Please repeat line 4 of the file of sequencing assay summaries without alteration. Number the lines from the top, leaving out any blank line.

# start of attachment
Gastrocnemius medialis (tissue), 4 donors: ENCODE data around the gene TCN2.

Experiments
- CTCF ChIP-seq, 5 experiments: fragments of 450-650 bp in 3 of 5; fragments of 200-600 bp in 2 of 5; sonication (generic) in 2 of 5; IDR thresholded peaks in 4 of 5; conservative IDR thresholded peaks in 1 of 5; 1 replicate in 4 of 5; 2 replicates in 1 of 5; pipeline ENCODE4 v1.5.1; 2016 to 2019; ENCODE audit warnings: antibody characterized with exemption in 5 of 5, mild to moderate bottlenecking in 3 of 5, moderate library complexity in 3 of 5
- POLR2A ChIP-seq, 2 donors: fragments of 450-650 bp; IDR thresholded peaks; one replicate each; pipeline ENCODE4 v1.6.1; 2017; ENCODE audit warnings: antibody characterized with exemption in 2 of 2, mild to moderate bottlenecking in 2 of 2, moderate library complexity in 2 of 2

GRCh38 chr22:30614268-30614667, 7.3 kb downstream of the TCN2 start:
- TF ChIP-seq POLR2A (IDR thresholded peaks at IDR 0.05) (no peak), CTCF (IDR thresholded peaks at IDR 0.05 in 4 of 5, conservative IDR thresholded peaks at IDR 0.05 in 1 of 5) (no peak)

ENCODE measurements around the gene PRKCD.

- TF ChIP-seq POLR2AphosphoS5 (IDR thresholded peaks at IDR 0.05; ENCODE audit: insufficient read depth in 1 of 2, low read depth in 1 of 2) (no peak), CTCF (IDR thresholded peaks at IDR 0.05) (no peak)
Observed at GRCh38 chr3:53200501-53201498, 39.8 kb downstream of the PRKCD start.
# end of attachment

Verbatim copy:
- POLR2A ChIP-seq, 2 donors: fragments of 450-650 bp; IDR thresholded peaks; one replicate each; pipeline ENCODE4 v1.6.1; 2017; ENCODE audit warnings: antibody characterized with exemption in 2 of 2, mild to moderate bottlenecking in 2 of 2, moderate library complexity in 2 of 2